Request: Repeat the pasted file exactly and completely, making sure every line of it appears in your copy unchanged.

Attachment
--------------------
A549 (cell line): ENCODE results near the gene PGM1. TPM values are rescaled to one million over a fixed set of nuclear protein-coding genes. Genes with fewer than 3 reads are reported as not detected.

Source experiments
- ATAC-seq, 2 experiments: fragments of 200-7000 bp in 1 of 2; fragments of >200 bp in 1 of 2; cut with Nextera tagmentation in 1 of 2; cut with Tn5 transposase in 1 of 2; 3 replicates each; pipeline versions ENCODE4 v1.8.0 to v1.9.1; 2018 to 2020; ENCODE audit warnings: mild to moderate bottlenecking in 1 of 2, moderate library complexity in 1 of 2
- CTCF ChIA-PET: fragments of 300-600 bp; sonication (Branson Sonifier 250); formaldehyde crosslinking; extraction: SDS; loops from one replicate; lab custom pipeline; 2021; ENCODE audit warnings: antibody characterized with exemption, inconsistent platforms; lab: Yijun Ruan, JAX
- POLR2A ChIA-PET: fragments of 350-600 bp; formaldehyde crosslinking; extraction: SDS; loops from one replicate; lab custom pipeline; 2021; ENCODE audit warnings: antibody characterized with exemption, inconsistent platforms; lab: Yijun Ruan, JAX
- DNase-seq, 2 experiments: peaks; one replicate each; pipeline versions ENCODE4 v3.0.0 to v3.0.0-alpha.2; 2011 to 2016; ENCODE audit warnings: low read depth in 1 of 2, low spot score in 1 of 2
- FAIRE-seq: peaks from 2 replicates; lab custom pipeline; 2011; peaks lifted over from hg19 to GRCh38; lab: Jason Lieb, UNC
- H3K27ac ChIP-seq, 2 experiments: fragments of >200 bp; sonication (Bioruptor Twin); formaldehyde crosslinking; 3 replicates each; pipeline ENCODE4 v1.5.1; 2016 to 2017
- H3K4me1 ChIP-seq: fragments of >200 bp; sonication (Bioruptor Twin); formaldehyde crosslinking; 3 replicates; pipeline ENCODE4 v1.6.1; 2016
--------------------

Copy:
A549 (cell line): ENCODE results near the gene PGM1. TPM values are rescaled to one million over a fixed set of nuclear protein-coding genes. Genes with fewer than 3 reads are reported as not detected.

Source experiments
- ATAC-seq, 2 experiments: fragments of 200-7000 bp in 1 of 2; fragments of >200 bp in 1 of 2; cut with Nextera tagmentation in 1 of 2; cut with Tn5 transposase in 1 of 2; 3 replicates each; pipeline versions ENCODE4 v1.8.0 to v1.9.1; 2018 to 2020; ENCODE audit warnings: mild to moderate bottlenecking in 1 of 2, moderate library complexity in 1 of 2
- CTCF ChIA-PET: fragments of 300-600 bp; sonication (Branson Sonifier 250); formaldehyde crosslinking; extraction: SDS; loops from one replicate; lab custom pipeline; 2021; ENCODE audit warnings: antibody characterized with exemption, inconsistent platforms; lab: Yijun Ruan, JAX
- POLR2A ChIA-PET: fragments of 350-600 bp; formaldehyde crosslinking; extraction: SDS; loops from one replicate; lab custom pipeline; 2021; ENCODE audit warnings: antibody characterized with exemption, inconsistent platforms; lab: Yijun Ruan, JAX
- DNase-seq, 2 experiments: peaks; one replicate each; pipeline versions ENCODE4 v3.0.0 to v3.0.0-alpha.2; 2011 to 2016; ENCODE audit warnings: low read depth in 1 of 2, low spot score in 1 of 2
- FAIRE-seq: peaks from 2 replicates; lab custom pipeline; 2011; peaks lifted over from hg19 to GRCh38; lab: Jason Lieb, UNC
- H3K27ac ChIP-seq, 2 experiments: fragments of >200 bp; sonication (Bioruptor Twin); formaldehyde crosslinking; 3 replicates each; pipeline ENCODE4 v1.5.1; 2016 to 2017
- H3K4me1 ChIP-seq: fragments of >200 bp; sonication (Bioruptor Twin); formaldehyde crosslinking; 3 replicates; pipeline ENCODE4 v1.6.1; 2016